May 27, 2022
Travelling is one of life’s most exciting and rewarding experiences. You can disconnect from daily routines, broaden your horizons, explore unfamiliar places, make new connections, and discover new cultures.
Tourism is also a leading economic sector, contributing 5% of the world’s GDP in 2020 and is one in 12 jobs globally and is a major export sector for many countries, both in the developing and developed world.
As much as travel can be fun and beneficial for the economy, tourism is responsible for roughly 8% of the world’s carbon emissions. From taking flights to buying souvenirs and from hotel air conditioning to fresh daily bed linen — travel leaves a carbon footprint behind.
Luckily, you don’t have to eliminate travelling from your life. Instead, you can take steps to make travel more sustainable.
The terms ‘sustainability’ and ‘sustainable’ became popular in the 1980s. And they emerged in the context of a growing awareness of an imminent ecological crisis.
Nowadays, ‘sustainable’ has become a bit of a buzzword used in various contexts, e.g., sustainable transportation, sustainable development, and sustainable travel.
In terms of sustainable travel, though, it isn’t always understood. A 2019 National Geographic survey found that 42% of travellers would be willing to prioritise sustainable travel in the future, but only 15% knew what sustainable travel meant.
Compared to 2019, global tourism dropped 83% in 2020 due to the COVID-19 pandemic. However, despite every man-made crisis, natural disaster and economic downturn, tourism has always remained resilient and bounced back.
Thanks to vaccinations and milder travel restrictions, numbers are rising again. The World Tourism Organisation predicts that by 2030 international tourist arrivals will reach 1.8 billion.
The pandemic didn’t just affect the travel industry’s statistics — it let us look at travelling from a different perspective and how we can approach it more responsibly.
People are becoming more conscious about how climate change may affect their future travel plans, and they’re ready to take action. For example, 40% of European travellers would stop flying to help mitigate climate change.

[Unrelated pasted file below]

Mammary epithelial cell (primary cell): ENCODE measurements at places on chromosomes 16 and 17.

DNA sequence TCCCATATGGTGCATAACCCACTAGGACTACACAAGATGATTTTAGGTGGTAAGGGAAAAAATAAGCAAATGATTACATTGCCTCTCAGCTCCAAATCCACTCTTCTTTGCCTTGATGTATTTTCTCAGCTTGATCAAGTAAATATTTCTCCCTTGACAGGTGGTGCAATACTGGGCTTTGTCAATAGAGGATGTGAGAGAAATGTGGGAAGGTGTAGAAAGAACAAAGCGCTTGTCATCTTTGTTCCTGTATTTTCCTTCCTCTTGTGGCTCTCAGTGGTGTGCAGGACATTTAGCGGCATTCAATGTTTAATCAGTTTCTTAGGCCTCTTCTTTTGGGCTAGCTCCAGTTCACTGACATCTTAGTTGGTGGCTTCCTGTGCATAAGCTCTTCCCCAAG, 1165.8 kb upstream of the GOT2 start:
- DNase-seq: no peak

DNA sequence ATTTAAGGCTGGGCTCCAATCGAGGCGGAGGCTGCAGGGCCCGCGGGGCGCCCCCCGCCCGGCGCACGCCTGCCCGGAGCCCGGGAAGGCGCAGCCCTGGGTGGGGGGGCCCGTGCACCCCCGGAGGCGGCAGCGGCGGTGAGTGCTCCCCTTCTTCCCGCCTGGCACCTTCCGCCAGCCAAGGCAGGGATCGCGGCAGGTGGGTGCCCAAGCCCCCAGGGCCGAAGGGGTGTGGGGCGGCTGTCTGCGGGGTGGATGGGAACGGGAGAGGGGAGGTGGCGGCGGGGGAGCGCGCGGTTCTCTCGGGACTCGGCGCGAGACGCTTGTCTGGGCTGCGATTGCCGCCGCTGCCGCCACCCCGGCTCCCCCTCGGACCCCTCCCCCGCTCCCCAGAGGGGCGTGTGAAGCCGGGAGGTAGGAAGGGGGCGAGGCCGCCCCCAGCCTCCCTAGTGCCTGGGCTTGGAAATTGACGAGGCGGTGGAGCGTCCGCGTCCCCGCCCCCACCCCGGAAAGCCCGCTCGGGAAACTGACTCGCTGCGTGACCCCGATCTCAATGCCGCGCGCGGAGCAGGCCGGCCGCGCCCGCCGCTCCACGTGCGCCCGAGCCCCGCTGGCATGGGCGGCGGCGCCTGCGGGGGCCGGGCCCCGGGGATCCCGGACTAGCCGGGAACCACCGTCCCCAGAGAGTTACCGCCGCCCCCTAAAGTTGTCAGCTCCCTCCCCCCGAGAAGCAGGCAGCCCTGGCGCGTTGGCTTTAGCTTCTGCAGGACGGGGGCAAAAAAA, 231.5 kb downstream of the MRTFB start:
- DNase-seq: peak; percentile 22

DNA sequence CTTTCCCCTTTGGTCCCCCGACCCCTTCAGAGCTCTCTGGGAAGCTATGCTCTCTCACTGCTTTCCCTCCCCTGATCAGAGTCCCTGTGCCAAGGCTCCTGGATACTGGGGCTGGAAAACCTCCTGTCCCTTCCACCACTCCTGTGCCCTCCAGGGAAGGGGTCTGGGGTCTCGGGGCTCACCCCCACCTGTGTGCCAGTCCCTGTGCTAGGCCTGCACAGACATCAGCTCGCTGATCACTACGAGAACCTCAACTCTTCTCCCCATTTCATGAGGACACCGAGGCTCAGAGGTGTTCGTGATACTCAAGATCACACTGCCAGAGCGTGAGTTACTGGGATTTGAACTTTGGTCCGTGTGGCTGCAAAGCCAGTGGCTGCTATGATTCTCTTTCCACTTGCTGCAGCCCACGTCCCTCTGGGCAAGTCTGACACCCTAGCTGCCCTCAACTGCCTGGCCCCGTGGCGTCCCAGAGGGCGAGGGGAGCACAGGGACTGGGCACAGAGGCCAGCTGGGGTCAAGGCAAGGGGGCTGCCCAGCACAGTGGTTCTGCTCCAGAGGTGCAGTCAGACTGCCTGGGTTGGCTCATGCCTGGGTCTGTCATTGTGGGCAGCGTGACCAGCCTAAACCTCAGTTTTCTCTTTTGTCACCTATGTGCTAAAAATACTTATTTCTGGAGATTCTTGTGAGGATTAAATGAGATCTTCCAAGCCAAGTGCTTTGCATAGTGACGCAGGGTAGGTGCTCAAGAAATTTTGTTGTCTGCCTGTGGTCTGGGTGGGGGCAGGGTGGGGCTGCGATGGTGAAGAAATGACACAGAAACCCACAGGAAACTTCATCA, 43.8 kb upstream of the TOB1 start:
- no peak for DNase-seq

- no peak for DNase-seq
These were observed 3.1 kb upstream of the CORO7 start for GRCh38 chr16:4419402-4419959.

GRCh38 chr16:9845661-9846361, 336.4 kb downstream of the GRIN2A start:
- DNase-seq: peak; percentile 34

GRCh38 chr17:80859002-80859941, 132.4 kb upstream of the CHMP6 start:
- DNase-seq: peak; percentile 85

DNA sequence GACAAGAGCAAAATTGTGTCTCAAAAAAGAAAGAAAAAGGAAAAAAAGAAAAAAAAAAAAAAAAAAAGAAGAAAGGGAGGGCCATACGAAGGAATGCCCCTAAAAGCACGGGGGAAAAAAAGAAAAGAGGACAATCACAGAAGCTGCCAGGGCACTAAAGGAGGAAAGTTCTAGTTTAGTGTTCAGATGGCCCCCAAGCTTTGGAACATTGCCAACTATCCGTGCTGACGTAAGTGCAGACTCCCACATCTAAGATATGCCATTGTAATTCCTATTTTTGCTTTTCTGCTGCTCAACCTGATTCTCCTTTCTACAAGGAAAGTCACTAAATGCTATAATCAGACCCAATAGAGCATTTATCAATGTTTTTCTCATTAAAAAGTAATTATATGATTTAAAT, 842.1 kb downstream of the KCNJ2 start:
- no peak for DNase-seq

Responsible, sustainable tourism is here to stay. So let’s have a closer look at the trends that will shape this movement.
Slow travel came into focus in the summer of 2020. This travel approach is all about connection: to local people, culture, food, and music. It’s based on the concept that travel should educate and have an emotional impact while remaining sustainable for local communities and the environment.
Slow travel is considered sustainable due to its longer-term stays in one area, less commuting, and supporting local communities, e.g., eating at local restaurants and buying food from local farmers.
Sustainable tourism focuses on minimising the negative and maximising the positive impacts of tourism on the environment, society, and economy.
Travellers now expect more transparency about travel companies’ sustainability initiatives. Frequent travellers are also more aware of the negative impact of travelling and are keen to choose more eco-friendly options — nearly 69% of travellers expect the industry to offer more eco-friendly travel options.
Fortunately, companies are becoming alert to these trends. You can now make more environmentally-friendly choices when you book a flight and choose flights with lower carbon emissions.
Given that planes lead the way in emissions, there’s a trend to choose greener forms of transport or reduce the number of flights per year.
A 2019 UBS survey found that, on average, one in five travellers in the USA, France, Britain, and Germany had cut air travel by at least one flight in the past year because of climate concerns.
For shorter trips that take less than 5 hours, 71% of European consumers prefer trains over planes.
And when you’ve arrived in a new place and want to explore, use public transport or micromobility options such as electric scooters and bikes.
For example, Bolt’s safe, affordable and eco-friendly e-scooters and bikes are available globally in more than 100 cities. With an e-vehicle, you can visit places away from the typical, touristy areas in a way that doesn’t harm the environment.
Responsible tourism is concentrated on creating better places for people to live and visit. Responsible tourism isn’t just about preserving local heritage and being mindful of the environment — it’s about respecting local inhabitants and their culture.
Even though responsible tourism is similar to sustainable tourism, the latter is the overall goal of travelling responsibly.
Here’s how to be a responsible traveller:
At Bolt, we offer sustainable rides — through ride-hailing and micromobility — in more than 400 cities worldwide.
Download the app and start making small steps towards a greener future.
August 12, 2022